Words cannot describe the excitement that has been building chez Front Row Dress since rumours surfaced back in March of a production of Steve’s “difficult” musical covering themes of friendship, unrequited love and the corrupting nature of success, directed by none other than arch Sondheim interpreter Maria Friedman. Then came the announcement of a cast the likes of which we had previously only fantasised about (Umbers, Russell, Humbley, Gabrielle, Foster, Kerslake, even a Strallen, baby sister Zizi). The last few weeks have seen the hysteria reach fever pitch as we began to resemble toddlers in the weeks before Christmas counting down the sleeps until M-Day. How on earth we managed to let them have the luxury of a week of previews before taking up our seats in the second row I’ll never know.
On Soutra Gilmore’s sleek Frank Lloyd Wright-esque set, it is 1976 and Hollywood producer Franklin Shepard and his glamorous second wife, movie star Gussie Carnegie, are throwing a party at their beautiful LA home to celebrate yet another triumph. Surrounded by sycophants and Frank's latest conquest ingenue Meg (Zizi Strallen doing her family name proud), only Frank’s old friend Mary Flynn, an overweight chain-smoking drunk, pricks the bubble and she reminds him of old times and old friends. From here the story is told in reverse and we discover that Frank was once half of a successful Broadway composing team together with Charley Kringas, a dishevelled lovable lyricist with smart line in barbed comments.
Arrogant, ambitious and ruthless, Frank’s drive ensures that he and Charley achieve success beyond Charley’s wildest dreams, but the artistic compromise inherent in selling their souls to the highest bidder causes irreparable cracks in their relationship. Only Mary, lovelorn and lonely, pining for Frank, remains a constant in both of their lives.
The cast are tremendous. Mark Umbers, tall, handsome and snake hipped, is a dreamy yet boorish Frank, one eye on the prize the other on the latest starlet and constantly looking after number one. Jenna Russell’s portrayal of Mary is devastating, the depth of her feeling for Frank becoming apparent as a life that once held such hope is consumed in a haze of alcohol and nicotine. I did initially wonder if she'd eaten all the pies, but she gets slimmer as the years fall away until she's a mere slip of a girl, thanks to the marvels of removable padding. Damian Humbley’s Charley, artistic integrity battling financial reward, is the cute dreamy nerd with the voice of an angel, god knows why Frank gets all the girls when Charley’s around. The leading triumvirate to die for are more than ably supported by Josefina Gabrielle’s fabulous turn as social climbing secretary turned movie star Gussie; Glyn Kerslake as Gussie’s first husband and big-shot producer Joe, turning a blind eye to his wife's indiscretions, and Clare Foster as Frank’s first wife Beth, the southern belle out of her depth in the big city longing for a normal family life.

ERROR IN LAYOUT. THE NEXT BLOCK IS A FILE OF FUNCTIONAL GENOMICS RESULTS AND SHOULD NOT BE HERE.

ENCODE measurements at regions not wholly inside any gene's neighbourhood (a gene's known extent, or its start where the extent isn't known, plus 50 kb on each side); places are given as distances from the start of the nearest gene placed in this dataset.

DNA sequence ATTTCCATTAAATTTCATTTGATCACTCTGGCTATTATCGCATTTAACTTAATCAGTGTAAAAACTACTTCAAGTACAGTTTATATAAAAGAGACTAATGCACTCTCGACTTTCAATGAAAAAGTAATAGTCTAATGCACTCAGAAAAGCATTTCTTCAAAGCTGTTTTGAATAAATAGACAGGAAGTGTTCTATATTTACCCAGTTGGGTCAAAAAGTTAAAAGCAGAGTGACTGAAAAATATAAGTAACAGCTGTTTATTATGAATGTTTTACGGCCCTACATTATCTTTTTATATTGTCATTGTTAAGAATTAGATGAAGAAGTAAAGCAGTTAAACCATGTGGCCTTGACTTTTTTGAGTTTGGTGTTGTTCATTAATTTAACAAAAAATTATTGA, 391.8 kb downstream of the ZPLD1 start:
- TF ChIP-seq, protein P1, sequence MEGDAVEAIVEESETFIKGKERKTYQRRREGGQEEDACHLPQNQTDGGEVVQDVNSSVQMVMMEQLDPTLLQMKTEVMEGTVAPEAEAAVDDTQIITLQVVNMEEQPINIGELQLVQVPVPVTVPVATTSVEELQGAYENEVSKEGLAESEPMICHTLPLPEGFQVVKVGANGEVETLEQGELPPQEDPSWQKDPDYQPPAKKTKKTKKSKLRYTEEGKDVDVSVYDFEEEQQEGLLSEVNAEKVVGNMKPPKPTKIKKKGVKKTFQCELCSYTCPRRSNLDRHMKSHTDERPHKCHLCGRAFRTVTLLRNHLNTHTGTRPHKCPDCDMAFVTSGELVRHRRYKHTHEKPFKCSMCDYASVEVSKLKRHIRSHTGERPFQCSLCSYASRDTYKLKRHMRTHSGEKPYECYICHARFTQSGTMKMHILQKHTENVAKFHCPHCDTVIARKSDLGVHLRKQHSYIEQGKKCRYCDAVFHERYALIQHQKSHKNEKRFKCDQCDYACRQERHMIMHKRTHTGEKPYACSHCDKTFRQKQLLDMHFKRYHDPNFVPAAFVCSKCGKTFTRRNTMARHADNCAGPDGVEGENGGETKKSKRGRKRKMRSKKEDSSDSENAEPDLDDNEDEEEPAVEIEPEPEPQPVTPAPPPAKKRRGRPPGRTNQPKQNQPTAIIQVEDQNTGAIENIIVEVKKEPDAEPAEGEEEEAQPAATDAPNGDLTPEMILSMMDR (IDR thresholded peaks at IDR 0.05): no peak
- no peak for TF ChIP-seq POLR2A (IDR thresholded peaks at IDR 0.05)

The big bold brassy score gives the nine piece band plenty of opportunities to shine, which they seize with gusto, and an unexpected big dance number opening the second act as Gussie stars in Frank and Charley’s first big hit gives the Mary Janes a welcome airing.
By the time we arrive back in 1957, the early twenty somethings have their whole lives ahead of them and the dreams and aspirations of youth to propel them forward. Sitting on the roof of their apartment block, they scan the night sky for a glimpse of the newly launched Sputnik passing overhead and a sadness encroaches, perfectly encapsulated in Jenna Russell’s gaze at Mark Umbers as they sing the final paean to hope, Our Time, and I brush a tear or two from my cheek. Only we the audience know the heartache and disappointment that lies ahead for all of them.
Maria Friedman’s simple device of casting older actors looking back with varying degrees of regret has solved most of the piece’s problems. There is still the undeniable sticking point of having such an unlikeable character as Frank as the focus, but the score and the performances lift this way above your average West End fare, engaging the brain and heart in equal measure and allowing the undisputed genius of Stephen Sondheim to shine. This barely ran a minute during its initial Broadway run, but fringe audiences tend to welcome challenging and sophisticated, especially coupled with some of Sondheim's best tunes and George Furth's intelligent book, so whatever you do treat yourself to a ticket, it'll linger a lot longer than Dreamboats and Petticoats.
Booking until 23 February 2013, It's A Hit! - Merrily We Roll Along